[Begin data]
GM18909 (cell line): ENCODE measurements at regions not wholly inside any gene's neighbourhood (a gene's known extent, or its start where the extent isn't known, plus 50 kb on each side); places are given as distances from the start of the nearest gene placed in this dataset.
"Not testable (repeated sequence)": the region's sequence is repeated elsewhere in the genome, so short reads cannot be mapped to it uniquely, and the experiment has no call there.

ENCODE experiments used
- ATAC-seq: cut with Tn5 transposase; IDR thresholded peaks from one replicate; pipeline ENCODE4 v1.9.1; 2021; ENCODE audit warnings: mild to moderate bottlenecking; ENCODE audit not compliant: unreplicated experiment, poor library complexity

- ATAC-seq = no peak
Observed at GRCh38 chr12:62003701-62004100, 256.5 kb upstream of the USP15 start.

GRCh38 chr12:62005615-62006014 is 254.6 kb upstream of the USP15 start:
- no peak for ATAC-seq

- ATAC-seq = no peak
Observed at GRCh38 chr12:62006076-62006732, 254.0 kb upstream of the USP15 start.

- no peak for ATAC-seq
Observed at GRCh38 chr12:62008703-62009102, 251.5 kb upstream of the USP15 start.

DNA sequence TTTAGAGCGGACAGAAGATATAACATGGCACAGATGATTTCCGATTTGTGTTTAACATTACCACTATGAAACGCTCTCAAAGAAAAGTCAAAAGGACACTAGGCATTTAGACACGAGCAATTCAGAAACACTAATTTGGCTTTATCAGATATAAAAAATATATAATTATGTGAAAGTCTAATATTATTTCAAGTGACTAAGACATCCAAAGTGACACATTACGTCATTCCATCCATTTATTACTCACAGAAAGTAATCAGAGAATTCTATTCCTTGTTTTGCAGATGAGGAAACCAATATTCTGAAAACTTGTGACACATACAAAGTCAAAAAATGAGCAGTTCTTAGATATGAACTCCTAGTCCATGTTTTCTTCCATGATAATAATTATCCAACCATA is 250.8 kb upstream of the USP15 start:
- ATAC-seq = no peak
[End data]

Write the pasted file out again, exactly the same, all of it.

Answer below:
GM18909 (cell line): ENCODE measurements at regions not wholly inside any gene's neighbourhood (a gene's known extent, or its start where the extent isn't known, plus 50 kb on each side); places are given as distances from the start of the nearest gene placed in this dataset.
"Not testable (repeated sequence)": the region's sequence is repeated elsewhere in the genome, so short reads cannot be mapped to it uniquely, and the experiment has no call there.

ENCODE experiments used
- ATAC-seq: cut with Tn5 transposase; IDR thresholded peaks from one replicate; pipeline ENCODE4 v1.9.1; 2021; ENCODE audit warnings: mild to moderate bottlenecking; ENCODE audit not compliant: unreplicated experiment, poor library complexity

- ATAC-seq = no peak
Observed at GRCh38 chr12:62003701-62004100, 256.5 kb upstream of the USP15 start.

GRCh38 chr12:62005615-62006014 is 254.6 kb upstream of the USP15 start:
- no peak for ATAC-seq

- ATAC-seq = no peak
Observed at GRCh38 chr12:62006076-62006732, 254.0 kb upstream of the USP15 start.

- no peak for ATAC-seq
Observed at GRCh38 chr12:62008703-62009102, 251.5 kb upstream of the USP15 start.

DNA sequence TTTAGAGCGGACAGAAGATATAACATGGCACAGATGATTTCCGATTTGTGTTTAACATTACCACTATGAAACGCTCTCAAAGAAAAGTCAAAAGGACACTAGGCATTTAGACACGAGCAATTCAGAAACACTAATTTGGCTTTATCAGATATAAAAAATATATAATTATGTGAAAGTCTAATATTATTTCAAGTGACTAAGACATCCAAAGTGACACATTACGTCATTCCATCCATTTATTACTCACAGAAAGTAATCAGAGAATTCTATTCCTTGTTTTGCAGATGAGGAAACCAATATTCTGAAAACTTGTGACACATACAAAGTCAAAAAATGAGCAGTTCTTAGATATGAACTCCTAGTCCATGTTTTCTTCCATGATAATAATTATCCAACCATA is 250.8 kb upstream of the USP15 start:
- ATAC-seq = no peak